5 Cute Animals To End The Week: Flamboyance Of Baby Flamingos Arrive In San Diego

Best group name ever.

We love bringing a bit of joy every week with our animal-tastic series, but it’s not always bright and breezy being a member of the animal kingdom.

This week, we learned about a certain type of fish that plunges into the depths of despair if they can’t be with their one true love (same tbh). Meanwhile, a separate study found dogs mirror their owner’s stress levels, which is kind of sweet (because dogs are just so loving and caring), but also pretty depressing.

So in brighter news, we’re bringing you the round-up of the week that puts smiles on everyone’s faces. Starting with...

1. Good Day To This Flamboyance Of Baby Flamingos.

Seven baby flamingos have hatched at SeaWorld San Diego and oh my goodness, you are not ready for this much cuteness. The chicks – who can often be seen hiding in their parents’ plumage – currently have grey or white down feathers. They will lose these over a two or three-year period, at which time their pink feathers will begin to show. Stunning.

Sea World San Diego
SeaWorld San Diego

2. Cat Channels Inner... Monkey?

Want some gym inspo? Look no further than this absolute unit who is hanging from a doorframe like it’s no big deal. Honestly, I can only dream of having that kind of upper body strength.

And the way it just casually throws itself backwards onto the shelf... Blimey.

3. The Cutest Dog In The World.

I have found the cutest dog in the world and this is the hill I’m willing to die on. My colleague is ‘godmother’ to this angel faced pupper. How can she be this beautiful? Why am I not this cute? Is this what perfection looks like?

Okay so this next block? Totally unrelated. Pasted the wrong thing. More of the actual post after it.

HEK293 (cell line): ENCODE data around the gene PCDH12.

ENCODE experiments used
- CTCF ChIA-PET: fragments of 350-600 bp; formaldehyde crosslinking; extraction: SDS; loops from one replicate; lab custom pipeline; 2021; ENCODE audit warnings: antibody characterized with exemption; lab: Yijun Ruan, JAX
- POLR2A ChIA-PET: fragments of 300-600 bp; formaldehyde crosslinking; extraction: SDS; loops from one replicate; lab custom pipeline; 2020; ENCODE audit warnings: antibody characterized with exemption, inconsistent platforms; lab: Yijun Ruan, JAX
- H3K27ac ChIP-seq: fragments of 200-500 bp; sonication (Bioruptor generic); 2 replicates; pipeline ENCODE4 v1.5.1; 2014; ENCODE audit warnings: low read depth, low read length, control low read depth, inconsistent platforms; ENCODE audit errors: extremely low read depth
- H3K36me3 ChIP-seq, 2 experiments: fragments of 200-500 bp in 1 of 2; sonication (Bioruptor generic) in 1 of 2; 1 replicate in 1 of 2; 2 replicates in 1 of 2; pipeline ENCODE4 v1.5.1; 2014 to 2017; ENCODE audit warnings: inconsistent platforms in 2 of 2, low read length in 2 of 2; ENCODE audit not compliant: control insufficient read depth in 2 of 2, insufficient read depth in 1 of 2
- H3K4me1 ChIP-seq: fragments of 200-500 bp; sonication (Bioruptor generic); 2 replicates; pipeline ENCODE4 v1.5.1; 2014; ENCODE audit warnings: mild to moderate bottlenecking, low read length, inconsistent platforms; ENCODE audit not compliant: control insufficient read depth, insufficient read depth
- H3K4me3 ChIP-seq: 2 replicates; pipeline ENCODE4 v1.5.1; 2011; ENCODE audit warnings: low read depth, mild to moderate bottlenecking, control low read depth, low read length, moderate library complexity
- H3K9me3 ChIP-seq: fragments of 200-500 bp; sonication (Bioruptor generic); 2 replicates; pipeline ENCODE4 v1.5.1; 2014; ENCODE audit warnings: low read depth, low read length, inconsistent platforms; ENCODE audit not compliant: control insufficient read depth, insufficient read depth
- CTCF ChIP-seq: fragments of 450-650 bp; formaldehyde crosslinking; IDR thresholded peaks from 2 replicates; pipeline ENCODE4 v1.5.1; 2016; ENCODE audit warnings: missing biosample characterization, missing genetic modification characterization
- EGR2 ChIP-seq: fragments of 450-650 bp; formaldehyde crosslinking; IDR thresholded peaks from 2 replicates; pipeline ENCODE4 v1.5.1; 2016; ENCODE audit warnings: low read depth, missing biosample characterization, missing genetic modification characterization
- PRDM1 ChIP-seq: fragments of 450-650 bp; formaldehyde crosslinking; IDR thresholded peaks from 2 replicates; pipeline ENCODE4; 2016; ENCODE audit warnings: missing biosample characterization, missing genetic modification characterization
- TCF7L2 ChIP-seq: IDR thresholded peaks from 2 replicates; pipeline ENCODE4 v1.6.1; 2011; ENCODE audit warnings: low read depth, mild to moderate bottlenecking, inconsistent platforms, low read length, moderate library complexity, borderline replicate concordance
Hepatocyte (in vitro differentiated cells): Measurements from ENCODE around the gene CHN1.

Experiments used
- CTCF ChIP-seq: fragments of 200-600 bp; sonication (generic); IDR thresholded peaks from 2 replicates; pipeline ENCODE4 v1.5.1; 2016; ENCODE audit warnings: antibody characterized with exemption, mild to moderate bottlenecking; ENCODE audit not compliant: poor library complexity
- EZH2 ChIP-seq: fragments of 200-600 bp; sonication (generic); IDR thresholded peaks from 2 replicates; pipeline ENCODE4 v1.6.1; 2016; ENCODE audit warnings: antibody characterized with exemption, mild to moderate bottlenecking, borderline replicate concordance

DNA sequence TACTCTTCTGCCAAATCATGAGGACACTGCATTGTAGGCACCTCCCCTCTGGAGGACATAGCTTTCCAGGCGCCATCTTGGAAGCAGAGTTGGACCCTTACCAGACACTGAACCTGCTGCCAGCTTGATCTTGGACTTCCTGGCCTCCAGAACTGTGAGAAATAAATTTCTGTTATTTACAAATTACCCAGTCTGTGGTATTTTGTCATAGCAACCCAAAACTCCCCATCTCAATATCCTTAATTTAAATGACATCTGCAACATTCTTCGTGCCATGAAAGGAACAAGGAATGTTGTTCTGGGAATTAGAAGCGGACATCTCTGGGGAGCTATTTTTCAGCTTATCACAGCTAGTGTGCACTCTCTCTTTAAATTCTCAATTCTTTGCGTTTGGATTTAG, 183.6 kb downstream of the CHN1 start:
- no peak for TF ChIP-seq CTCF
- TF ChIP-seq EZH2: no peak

4. Miss Me?

One dog owner got a hero’s welcome when she left the Tube station and was greeted by her tiny doggos, who clearly didn’t miss her at all...

5. Baby Elephant Survives Deadly Virus, Cuddles Her Mum.

A two-year-old Asian elephant at Chester Zoo – named Indali Hi Way – is in recovery from a deadly virus that threatens Asian elephants globally.

Indali is thought to be a rare case of survival for a young elephant with the illness, also known as elephant endotheliotropic herpesvirus (EEHV).

During an intensive two-week period, Indali received round-the-clock care to help her fight for her life: including nine anaesthetic procedures, blood plasma transfusions, interferon therapy, anti-viral medications and immune boosting treatments as well as very large amounts of intravenous fluids. It was touch and go as to whether she’d make it, but in the end, she pulled through. And cuddling her mum was first on her priorities...

Chester Zoo